(b) Special Local Regulations. The following requirements will be placed on vessels operating within the regulated area during the effective period of regulation:

(1) All persons on board any vessel which does not possess a valid state registration or federal documentation shall at all times wear a Coast Guard approved Type I, II, or III personal flotation device (lifejacket).

(2) Spectator and/or transiting vessels shall not exceed five (5) mph or ``NO WAKE'' speed, whichever is slower.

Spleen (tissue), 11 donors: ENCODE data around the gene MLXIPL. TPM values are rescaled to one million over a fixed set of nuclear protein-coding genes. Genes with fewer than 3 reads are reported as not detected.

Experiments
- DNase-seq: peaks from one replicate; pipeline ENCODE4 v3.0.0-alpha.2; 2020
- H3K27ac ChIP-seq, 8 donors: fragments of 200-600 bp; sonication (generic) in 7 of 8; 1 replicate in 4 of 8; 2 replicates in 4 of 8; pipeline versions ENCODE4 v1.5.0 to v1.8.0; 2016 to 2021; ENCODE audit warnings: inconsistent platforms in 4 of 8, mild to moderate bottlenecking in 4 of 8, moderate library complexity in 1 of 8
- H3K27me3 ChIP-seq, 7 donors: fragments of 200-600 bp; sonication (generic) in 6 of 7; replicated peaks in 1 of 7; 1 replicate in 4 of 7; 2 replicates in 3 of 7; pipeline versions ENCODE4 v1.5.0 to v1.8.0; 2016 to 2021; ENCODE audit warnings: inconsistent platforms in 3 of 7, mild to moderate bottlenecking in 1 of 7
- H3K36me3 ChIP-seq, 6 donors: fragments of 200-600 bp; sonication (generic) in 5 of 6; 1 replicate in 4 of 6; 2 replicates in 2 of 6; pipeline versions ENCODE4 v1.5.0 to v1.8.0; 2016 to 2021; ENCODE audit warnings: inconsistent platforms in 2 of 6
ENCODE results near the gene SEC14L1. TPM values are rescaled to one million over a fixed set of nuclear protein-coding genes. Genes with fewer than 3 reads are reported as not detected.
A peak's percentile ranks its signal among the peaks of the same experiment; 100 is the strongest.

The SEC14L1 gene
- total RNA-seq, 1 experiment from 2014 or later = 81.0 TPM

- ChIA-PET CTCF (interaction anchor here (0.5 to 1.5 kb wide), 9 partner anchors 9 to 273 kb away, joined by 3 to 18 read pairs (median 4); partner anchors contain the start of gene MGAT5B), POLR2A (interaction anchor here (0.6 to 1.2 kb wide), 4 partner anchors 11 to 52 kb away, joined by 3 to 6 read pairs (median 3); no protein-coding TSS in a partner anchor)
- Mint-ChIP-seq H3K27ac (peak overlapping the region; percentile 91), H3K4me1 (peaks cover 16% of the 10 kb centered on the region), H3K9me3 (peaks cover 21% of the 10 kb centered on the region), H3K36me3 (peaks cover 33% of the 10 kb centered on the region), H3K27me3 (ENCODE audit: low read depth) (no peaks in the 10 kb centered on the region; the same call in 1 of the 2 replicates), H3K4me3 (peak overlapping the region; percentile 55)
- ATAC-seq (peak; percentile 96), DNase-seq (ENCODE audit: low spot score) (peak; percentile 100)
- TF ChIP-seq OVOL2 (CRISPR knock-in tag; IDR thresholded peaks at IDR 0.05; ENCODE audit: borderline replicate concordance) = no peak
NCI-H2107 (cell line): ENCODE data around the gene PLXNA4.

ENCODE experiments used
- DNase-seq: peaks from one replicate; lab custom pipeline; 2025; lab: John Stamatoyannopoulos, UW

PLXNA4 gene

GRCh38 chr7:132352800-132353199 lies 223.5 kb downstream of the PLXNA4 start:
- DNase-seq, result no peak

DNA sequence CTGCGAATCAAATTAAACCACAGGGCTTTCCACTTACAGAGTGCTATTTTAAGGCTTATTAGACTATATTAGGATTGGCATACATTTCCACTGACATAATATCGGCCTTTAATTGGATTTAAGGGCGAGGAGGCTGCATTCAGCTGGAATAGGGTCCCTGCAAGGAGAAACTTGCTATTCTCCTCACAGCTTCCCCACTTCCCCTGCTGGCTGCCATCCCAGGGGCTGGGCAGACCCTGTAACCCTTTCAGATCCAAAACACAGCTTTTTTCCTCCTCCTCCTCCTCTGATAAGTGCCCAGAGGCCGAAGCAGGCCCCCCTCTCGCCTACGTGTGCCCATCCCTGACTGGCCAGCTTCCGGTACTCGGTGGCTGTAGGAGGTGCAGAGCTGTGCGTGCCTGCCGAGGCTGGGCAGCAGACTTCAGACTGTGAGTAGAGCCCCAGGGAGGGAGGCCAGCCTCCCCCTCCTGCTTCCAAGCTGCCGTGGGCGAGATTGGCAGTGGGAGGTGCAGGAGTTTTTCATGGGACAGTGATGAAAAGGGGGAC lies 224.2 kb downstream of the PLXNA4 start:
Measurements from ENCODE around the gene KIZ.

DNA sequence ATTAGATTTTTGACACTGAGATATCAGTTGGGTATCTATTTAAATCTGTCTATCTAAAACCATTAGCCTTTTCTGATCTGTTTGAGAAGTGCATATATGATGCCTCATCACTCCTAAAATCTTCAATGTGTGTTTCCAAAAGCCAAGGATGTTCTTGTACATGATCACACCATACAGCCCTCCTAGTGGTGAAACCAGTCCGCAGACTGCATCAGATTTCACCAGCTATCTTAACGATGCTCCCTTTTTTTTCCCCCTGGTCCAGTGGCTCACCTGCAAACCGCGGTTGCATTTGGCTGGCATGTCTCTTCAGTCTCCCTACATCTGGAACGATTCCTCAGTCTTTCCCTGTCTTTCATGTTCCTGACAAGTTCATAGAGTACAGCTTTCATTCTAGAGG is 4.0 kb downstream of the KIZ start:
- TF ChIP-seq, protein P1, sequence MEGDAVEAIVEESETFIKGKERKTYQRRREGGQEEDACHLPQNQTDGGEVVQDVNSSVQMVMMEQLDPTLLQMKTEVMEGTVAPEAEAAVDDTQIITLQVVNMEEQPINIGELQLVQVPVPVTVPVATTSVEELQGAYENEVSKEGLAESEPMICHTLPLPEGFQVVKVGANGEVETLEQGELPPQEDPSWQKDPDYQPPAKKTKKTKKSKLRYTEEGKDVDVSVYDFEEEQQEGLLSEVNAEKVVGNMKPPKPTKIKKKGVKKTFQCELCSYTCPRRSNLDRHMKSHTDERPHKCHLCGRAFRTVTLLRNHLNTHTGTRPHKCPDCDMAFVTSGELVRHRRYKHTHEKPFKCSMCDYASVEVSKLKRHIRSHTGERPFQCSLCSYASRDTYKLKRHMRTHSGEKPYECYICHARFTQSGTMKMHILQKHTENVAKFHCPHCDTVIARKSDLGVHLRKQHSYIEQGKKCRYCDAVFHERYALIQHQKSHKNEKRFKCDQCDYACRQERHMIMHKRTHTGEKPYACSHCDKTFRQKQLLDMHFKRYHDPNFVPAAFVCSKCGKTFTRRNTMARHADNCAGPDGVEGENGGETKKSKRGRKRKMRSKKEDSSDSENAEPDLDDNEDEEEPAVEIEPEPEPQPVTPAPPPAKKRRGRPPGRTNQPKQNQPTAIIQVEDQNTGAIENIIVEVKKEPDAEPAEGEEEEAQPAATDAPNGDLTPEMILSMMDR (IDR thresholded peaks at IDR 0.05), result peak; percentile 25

(3) All vessels shall exercise extreme caution when operating near parade participants and shall be alert for disabled craft and persons possibly falling overboard.

(4) All vessel operators shall immediately follow any instruction given by Coast Guard patrol personnel.

(5) Coast Guard Auxiliarists will be patrolling the regatta to advise participants, spectators, and transiting vessels of the content of these regulations. (c) Effective period. This section is in effect from 6 a.m. to 6 p.m. on June 30, 1996, and each year thereafter on a date and times specified in a Federal Register notice. If the event is canceled due to weather, this section is effective the following day.

[CGD1 89-026, 54 FR 30036, July 18, 1989, as amended by CGDO1-96-016, 61 FR 26105, May 24, 1996; CGD 96-052, 62 FR 16702, Apr. 8, 1997]